10 Top Tips for Getting it Right!
First of all… what is a transition?…
– it’s the process of stopping one activity and starting another one.
Transitions are tough on toddlers at the best of times, but they can be especially challenging for some children with special needs; because they can be highly sensitive to change.
Transitions are even harder if they involve moving the child’s attention from something they are extremely interested or absorbed in, to something less interesting / fun. Also, unlike adults who have the power to control transitions, children tend not have that same control over their lives.
Bedtime may be one of the hardest transitions to manage, but others, such as leaving the playground, having to stop playing to get in the car for errands, picking up an older sibling from school, or being left in a babysitter’s care as Mum and Dad walk out the door, can also bring on the tears and tantrums. After all, young children live in the moment and don’t have any real concept of time; and they are only just beginning to understand that separations don’t last forever. On top of that, they don’t have the language skills to say: “Hey, hang on a moment, I’m right in the middle of something, just give me five minutes to finish off.” Instead, they often resort to tears or tantrums when told it’s time to stop what they’re doing. Temperament and additional needs also play a part in how your little one handles transitions and some children, just like some grown-ups, oppose anyone who wants them to make a change.
Learning how to make successful transitions is an important developmental step for all children. Everybody, eventually, needs to learn how to bring one activity to a close and invest attention in something else. But this takes time, sensitive support and some varied strategies, to enable this vital learning and development to take place.
As adults, we are able to plan, organise and manage transitions in our daily lives, to avoid undue stress and aggravation. We have so many tools at our disposal, such as alarms on our smart phones, diaries and calendars, managing our time so we’re not late, having consistent routines, distracting ourselves with the internet, or treating ourselves to cake afterwards!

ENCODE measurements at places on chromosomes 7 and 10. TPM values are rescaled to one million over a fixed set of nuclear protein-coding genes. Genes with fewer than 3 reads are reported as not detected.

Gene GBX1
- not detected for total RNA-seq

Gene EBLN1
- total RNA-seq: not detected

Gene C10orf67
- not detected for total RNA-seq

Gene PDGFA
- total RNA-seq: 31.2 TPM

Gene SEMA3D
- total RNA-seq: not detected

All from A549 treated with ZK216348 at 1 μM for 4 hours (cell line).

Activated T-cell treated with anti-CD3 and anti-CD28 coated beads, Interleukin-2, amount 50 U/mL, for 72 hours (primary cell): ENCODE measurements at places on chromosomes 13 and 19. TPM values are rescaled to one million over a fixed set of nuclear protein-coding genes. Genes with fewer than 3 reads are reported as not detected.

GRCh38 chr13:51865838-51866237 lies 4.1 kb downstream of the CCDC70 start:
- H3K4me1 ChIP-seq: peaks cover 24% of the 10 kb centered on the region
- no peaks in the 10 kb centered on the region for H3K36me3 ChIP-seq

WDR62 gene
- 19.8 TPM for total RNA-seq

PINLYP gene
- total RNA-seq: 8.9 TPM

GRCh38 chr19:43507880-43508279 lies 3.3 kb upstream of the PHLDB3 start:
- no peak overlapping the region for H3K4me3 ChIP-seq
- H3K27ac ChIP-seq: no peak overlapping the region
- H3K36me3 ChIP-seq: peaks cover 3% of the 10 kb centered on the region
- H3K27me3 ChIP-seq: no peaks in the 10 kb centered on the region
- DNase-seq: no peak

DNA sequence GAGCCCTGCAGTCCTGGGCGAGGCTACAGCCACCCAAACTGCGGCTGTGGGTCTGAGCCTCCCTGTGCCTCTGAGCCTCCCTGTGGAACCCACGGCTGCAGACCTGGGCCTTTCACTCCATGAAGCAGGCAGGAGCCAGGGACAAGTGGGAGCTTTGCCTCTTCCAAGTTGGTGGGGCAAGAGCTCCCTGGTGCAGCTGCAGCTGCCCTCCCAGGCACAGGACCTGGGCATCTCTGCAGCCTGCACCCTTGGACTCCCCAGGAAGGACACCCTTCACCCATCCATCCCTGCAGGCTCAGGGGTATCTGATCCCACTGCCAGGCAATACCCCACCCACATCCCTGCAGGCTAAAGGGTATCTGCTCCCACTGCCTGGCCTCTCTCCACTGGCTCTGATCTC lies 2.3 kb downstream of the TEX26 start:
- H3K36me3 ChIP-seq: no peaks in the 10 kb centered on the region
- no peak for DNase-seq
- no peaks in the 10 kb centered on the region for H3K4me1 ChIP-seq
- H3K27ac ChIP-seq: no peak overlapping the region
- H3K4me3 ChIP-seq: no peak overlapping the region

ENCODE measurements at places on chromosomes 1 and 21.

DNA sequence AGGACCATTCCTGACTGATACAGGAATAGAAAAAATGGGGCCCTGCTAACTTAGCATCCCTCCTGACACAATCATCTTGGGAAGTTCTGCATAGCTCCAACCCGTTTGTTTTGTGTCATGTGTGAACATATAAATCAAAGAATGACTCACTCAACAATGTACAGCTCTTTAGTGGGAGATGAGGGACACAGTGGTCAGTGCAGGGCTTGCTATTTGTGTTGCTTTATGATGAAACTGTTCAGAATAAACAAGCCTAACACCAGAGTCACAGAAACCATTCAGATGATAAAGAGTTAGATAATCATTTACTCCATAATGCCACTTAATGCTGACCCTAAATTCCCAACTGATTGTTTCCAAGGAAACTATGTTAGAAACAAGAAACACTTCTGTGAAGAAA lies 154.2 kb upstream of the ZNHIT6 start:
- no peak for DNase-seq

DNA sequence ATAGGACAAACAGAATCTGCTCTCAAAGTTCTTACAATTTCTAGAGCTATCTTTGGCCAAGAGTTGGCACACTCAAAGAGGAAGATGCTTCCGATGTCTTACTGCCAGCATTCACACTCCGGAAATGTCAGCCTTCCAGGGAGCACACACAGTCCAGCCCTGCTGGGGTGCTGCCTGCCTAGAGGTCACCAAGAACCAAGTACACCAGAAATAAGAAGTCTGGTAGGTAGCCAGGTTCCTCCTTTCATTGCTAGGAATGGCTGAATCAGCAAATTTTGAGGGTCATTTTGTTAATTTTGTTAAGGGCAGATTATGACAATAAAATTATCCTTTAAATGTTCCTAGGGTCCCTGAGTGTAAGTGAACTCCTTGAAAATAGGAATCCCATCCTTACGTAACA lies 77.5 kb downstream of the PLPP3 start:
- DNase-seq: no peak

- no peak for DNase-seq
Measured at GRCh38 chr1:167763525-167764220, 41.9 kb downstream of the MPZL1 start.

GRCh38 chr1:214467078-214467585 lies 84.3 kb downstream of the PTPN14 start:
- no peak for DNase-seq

Transitions and the Sensitive Child:
Many children with Autism are very sensitive to transitions; leading them to acting out, throwing tantrums, having meltdowns, crying, screaming, biting or self-harming.
Plus, there are so many factors that may make transitions difficult for them such as: Has the child slept well? Have they eaten? Are they feeling unwell? Have they had a stressful day?
And then there is the emotional factor. If past transitions have been difficult for the child, then the result is that the child anticipates that every transition will be the same. This negative emotional memory adds stress to the transition. As the transition approaches, the child becomes more and more anxious and challenging behaviours may begin to escalate.
Whatever you decide to try, remember that consistency and repetition are the keys to success! The families that I have seen make the best success of transitions, are the ones who have the most consistent organisation and structure. Do the same things, the same way, at the same time each day, every day. This makes a comfortable backdrop for introducing new changes and new activities, as time goes by.
Of course, not all transitions call for the same plan of attack — the solution for the procrastination depends on the specific situation. Here’s a rundown of strategies for trying to get your child moving when they dig in their heels.
1. Get their attention first.
It can be difficult for children to transition if they aren’t aware that the transition is occurring soon. Make sure to personally connect with your child in some way, before you prompt them about the transition. Things such as touching their shoulder (which is usually my go-to), making eye contact, or clapping a rhythm, can be effective attention-grabbing ideas.
2. Slow things down and give advance warning.
You really can’t expect children to stop what they’re doing at a moment’s notice and time is a blurry concept to toddlers, so “We have to leave in 10 minutes” is not meaningful. If your child is engrossed in their play, but you need to take them with you to the shops or to pick up an older sibling from school, start preparing them in advance. Set a countdown timer to ring in five minutes, i.e. when you want your child to get ready. Tell them that when the bell rings, it’ll be time for… x / y / z. Reinforce the transition with simple words and gestures / signs, such as “first…play, then… car”, or “first… play, then… shoes”.
If you want to save the expense of purchasing a timer like this one…
why not have a go at making your own cardboard version…